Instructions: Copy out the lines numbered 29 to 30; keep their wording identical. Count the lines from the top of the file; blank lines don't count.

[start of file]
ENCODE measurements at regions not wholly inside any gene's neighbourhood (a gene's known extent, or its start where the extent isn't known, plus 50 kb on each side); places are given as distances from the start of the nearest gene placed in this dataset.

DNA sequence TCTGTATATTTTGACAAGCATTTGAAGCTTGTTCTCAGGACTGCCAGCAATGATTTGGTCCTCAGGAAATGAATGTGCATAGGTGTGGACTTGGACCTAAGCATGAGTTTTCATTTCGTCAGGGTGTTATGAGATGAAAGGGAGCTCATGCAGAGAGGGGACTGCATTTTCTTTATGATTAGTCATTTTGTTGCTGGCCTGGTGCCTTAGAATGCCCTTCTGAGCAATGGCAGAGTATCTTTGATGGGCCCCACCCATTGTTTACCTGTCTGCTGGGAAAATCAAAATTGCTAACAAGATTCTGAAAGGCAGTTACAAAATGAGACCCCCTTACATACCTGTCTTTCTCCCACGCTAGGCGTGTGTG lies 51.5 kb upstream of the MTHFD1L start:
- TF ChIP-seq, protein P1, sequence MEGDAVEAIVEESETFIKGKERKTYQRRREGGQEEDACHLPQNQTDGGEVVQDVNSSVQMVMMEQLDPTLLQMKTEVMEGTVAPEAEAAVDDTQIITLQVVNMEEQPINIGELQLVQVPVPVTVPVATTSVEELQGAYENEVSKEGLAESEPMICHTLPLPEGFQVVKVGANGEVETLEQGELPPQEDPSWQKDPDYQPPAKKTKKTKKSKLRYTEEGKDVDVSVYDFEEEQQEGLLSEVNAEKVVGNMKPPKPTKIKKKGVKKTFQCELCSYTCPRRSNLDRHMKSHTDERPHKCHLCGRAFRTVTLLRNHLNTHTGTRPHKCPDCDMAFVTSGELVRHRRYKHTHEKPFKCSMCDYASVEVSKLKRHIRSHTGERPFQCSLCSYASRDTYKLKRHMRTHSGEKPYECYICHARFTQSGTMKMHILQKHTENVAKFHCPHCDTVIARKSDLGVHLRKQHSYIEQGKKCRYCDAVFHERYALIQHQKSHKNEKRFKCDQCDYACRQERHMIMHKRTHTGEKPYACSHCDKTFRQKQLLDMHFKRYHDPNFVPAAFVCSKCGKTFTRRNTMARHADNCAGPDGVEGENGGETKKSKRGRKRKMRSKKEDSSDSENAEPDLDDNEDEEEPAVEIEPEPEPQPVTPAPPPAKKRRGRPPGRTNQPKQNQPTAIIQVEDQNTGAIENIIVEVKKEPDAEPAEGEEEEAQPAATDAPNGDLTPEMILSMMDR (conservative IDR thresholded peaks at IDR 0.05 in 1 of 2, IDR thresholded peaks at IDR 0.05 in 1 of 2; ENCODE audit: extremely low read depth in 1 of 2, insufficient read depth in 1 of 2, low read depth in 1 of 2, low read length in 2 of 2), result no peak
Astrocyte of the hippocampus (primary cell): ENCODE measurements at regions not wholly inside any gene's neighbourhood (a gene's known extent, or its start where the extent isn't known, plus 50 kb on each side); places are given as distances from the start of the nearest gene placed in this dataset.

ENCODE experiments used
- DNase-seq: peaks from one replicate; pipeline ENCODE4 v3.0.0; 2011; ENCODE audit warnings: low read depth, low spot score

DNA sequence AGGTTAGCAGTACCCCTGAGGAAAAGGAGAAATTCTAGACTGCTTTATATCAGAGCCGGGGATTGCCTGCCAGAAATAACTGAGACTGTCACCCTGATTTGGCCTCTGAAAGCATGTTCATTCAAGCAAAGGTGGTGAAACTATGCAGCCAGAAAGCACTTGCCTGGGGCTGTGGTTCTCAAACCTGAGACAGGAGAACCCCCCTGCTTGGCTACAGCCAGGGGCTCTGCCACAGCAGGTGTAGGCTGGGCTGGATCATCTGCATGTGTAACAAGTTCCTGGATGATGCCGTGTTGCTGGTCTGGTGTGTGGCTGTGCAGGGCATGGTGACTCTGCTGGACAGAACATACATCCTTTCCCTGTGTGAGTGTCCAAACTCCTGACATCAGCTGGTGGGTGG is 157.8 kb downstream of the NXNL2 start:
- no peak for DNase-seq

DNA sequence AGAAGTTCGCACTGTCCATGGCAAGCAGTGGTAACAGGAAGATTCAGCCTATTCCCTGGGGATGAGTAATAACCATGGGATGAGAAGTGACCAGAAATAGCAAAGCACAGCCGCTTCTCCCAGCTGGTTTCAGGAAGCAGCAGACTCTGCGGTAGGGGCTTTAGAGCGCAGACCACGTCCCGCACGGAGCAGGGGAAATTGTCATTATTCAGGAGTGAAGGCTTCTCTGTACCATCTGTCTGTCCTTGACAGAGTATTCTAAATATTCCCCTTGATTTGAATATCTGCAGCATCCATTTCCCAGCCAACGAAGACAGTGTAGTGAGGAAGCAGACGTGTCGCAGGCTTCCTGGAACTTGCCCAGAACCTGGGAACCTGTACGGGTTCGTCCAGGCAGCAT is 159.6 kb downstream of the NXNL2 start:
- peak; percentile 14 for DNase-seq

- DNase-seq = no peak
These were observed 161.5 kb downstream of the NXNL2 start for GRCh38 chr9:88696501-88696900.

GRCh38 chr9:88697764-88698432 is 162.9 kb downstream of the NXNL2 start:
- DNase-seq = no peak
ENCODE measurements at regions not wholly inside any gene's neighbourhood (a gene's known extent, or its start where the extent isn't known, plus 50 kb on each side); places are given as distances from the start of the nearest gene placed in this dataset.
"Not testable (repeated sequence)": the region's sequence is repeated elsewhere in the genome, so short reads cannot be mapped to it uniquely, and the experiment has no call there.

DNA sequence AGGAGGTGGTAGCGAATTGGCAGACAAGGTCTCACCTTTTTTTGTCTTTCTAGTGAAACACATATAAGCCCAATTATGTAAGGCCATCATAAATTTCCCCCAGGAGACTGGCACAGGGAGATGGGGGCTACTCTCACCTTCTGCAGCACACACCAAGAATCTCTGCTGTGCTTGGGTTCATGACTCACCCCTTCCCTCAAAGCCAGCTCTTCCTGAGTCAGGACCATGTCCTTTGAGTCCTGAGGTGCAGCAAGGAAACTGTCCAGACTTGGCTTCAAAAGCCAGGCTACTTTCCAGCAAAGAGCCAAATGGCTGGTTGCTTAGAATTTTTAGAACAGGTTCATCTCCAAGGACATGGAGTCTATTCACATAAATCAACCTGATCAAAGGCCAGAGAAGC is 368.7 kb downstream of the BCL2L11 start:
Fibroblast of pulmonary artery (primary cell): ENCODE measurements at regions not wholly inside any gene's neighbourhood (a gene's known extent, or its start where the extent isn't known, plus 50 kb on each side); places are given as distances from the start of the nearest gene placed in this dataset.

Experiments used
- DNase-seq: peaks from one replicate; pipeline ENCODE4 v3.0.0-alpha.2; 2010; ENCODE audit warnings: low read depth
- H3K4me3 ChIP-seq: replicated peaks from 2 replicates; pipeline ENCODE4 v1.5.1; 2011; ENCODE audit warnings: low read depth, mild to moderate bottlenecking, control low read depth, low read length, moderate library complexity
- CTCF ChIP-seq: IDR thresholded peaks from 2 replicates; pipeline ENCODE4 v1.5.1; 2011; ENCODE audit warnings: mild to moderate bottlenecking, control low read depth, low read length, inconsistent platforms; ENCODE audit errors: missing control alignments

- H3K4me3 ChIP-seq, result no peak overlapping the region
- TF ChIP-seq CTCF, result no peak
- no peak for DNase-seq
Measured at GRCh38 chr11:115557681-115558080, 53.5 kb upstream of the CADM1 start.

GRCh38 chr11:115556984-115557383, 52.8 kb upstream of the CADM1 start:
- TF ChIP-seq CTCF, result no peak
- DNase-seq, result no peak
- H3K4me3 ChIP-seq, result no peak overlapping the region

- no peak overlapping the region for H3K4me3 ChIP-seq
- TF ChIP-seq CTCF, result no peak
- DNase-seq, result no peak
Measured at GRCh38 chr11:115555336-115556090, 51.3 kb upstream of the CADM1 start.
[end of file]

- DNase-seq, result no peak
- H3K4me3 ChIP-seq, result no peak overlapping the region